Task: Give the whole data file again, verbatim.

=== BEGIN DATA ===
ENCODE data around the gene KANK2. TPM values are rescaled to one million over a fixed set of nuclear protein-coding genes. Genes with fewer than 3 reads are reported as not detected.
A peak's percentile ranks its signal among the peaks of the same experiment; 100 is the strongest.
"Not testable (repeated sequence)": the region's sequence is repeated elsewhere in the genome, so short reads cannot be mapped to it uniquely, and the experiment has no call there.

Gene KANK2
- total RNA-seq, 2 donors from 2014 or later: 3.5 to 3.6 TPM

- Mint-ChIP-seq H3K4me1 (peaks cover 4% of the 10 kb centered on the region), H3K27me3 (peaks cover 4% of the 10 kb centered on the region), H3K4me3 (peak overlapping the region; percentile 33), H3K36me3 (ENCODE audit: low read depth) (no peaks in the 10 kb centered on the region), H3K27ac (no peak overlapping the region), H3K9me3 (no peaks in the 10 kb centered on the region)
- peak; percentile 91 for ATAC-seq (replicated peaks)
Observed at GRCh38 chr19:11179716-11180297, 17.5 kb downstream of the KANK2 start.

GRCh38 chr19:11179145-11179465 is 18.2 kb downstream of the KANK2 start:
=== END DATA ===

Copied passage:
ENCODE data around the gene KANK2. TPM values are rescaled to one million over a fixed set of nuclear protein-coding genes. Genes with fewer than 3 reads are reported as not detected.
A peak's percentile ranks its signal among the peaks of the same experiment; 100 is the strongest.
"Not testable (repeated sequence)": the region's sequence is repeated elsewhere in the genome, so short reads cannot be mapped to it uniquely, and the experiment has no call there.

Gene KANK2
- total RNA-seq, 2 donors from 2014 or later: 3.5 to 3.6 TPM

- Mint-ChIP-seq H3K4me1 (peaks cover 4% of the 10 kb centered on the region), H3K27me3 (peaks cover 4% of the 10 kb centered on the region), H3K4me3 (peak overlapping the region; percentile 33), H3K36me3 (ENCODE audit: low read depth) (no peaks in the 10 kb centered on the region), H3K27ac (no peak overlapping the region), H3K9me3 (no peaks in the 10 kb centered on the region)
- peak; percentile 91 for ATAC-seq (replicated peaks)
Observed at GRCh38 chr19:11179716-11180297, 17.5 kb downstream of the KANK2 start.

GRCh38 chr19:11179145-11179465 is 18.2 kb downstream of the KANK2 start: